How the Rolodex kills innovation

How the Rolodex kills innovation

How are you building your professional network? Classmates, colleagues, event conference attendees, social network buddies — they are the people entering your network, your contacts list, your Rolodex.

When you are looking for someone to join you or your company in an adventure, this is the first place you are looking for: trusted people you already met or worked with successfully.

And this is what everyone does.

Chances are, regardless of your gender or color, if you are working in software and electronics companies in Europe or America, your Rolodex is mostly filled with white men.

When left unchecked, this bias grows into a lack of diversity that damages your company’s bottom line. And, by the way, you are also unwillingly propagating institutional discrimination. Whoopsie daisy.

Inherent diversity involves traits you are born with, such as gender, ethnicity, and sexual orientation. Acquired diversity involves traits you gain from experience: working in another country can help you appreciate cultural differences, for example, while selling to female consumers can give you gender smarts.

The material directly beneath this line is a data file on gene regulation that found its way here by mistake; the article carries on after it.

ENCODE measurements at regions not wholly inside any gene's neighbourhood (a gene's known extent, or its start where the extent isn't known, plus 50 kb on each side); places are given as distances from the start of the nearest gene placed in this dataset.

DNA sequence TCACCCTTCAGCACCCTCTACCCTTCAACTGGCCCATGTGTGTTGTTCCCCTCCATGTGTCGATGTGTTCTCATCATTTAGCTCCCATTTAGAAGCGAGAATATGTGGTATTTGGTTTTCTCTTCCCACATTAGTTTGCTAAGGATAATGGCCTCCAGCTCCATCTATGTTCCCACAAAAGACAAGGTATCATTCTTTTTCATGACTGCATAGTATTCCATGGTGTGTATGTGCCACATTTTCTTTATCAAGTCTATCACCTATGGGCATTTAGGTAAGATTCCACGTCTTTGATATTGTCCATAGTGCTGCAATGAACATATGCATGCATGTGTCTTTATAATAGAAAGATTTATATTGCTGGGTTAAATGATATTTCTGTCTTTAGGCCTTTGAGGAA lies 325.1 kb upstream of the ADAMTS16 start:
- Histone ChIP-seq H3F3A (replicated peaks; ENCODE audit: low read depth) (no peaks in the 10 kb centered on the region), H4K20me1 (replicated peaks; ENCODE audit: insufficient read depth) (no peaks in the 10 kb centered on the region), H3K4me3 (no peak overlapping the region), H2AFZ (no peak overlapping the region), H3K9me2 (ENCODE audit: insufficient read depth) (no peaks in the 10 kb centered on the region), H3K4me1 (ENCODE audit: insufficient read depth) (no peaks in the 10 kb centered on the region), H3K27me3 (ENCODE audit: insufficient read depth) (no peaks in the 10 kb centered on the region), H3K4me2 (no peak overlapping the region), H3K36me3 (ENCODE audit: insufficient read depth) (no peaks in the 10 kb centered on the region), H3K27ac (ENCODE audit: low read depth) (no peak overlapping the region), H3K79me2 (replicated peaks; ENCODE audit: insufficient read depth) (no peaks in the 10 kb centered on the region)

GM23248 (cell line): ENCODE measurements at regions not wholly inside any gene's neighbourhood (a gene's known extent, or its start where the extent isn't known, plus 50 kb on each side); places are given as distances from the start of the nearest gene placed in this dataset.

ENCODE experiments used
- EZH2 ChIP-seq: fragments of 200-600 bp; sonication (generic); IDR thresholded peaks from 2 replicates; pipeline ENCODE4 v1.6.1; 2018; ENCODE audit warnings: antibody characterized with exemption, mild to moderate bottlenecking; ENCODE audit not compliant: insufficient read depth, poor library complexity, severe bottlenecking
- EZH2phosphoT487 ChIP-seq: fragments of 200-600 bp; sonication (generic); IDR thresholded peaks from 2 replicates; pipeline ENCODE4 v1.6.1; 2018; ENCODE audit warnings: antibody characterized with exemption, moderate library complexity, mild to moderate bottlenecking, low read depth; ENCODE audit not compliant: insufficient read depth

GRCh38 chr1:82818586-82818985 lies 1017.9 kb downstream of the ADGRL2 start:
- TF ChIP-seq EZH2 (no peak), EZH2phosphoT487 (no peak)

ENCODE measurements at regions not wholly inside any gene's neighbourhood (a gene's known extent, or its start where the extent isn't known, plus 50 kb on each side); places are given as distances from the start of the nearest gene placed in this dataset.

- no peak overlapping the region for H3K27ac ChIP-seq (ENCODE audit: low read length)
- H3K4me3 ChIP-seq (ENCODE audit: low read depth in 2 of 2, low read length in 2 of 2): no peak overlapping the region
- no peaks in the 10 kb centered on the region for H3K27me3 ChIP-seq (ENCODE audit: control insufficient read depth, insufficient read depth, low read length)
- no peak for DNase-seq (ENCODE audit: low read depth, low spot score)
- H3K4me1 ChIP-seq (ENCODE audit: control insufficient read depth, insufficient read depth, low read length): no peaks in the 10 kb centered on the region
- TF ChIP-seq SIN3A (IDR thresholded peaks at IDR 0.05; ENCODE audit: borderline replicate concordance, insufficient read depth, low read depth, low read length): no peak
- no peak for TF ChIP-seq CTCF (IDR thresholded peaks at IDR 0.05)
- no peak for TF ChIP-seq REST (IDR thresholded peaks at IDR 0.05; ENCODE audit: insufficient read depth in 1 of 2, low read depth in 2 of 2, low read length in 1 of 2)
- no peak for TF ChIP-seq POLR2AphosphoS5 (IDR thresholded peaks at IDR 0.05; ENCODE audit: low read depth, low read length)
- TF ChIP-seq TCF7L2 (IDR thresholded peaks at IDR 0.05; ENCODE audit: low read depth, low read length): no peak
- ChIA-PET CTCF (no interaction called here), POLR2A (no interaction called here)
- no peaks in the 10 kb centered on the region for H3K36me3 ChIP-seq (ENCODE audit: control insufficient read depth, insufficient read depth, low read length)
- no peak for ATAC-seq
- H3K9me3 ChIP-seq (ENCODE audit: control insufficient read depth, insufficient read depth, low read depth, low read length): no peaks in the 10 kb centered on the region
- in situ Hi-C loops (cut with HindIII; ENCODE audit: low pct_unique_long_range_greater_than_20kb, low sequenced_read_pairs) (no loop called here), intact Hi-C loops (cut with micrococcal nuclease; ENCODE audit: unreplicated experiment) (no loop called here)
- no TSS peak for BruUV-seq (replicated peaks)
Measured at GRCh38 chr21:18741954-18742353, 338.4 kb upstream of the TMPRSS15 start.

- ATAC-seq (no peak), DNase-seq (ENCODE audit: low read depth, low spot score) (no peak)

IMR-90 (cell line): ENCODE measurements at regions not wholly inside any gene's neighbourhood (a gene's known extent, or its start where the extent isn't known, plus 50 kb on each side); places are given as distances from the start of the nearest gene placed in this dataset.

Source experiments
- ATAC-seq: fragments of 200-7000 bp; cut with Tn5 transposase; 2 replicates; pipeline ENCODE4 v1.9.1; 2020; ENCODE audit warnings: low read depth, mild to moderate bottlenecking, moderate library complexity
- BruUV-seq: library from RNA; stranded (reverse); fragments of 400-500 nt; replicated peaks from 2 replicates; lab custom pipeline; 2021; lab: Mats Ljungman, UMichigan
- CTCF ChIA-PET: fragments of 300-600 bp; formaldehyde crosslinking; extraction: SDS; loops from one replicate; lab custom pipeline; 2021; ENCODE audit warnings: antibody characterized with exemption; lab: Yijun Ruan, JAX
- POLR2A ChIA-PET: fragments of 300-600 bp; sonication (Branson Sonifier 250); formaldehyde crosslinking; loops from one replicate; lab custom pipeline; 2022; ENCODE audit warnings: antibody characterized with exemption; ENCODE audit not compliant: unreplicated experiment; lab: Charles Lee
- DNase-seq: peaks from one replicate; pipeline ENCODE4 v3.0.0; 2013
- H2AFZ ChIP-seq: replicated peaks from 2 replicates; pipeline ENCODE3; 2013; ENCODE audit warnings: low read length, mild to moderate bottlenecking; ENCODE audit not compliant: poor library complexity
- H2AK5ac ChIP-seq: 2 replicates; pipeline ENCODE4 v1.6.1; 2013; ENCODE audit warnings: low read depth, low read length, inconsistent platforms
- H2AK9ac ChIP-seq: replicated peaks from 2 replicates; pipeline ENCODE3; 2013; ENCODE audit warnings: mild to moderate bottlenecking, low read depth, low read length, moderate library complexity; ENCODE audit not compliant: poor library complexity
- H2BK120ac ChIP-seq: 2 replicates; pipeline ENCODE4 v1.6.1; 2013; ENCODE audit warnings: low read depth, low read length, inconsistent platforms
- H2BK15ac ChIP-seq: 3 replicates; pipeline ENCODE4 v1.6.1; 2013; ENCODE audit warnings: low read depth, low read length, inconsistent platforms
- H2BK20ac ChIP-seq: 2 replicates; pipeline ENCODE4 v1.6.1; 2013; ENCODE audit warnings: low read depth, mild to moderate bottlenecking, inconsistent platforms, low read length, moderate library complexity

The coming together of people of different ethnicities, genders, and culture — with different experiences in cities and societies is a key driver of innovation and growth, and attracts top talents.

Ubiquitous products of this blending of cultures are successful musical genres such as jazz, rock’n’roll or hip-hop.

Employees of firms with both significative inherent and acquired diversity are 45% likelier to report a growth in market share over the previous year and 70% likelier to report that the firm captured a new market.

Need an example? In the 90's, Gordon Bellamy, a game designer who happens to be gay and African American, pushed EA to feature black players in NFL 95. It gave an opportunity for a whole part of the nation to finally identify with the characters, and drove up sales of the game dramatically.

Incidentally, together with the release of the Genesis console, this initiative helped Sega build and secure its position in home video consoles in the American market, previously owned by Nintendo.

Now you know — just keep the rolodex bias in check to enable the diversity that will foster innovation in your company, whether you are looking for business partners or hiring in a global, remote, or local business.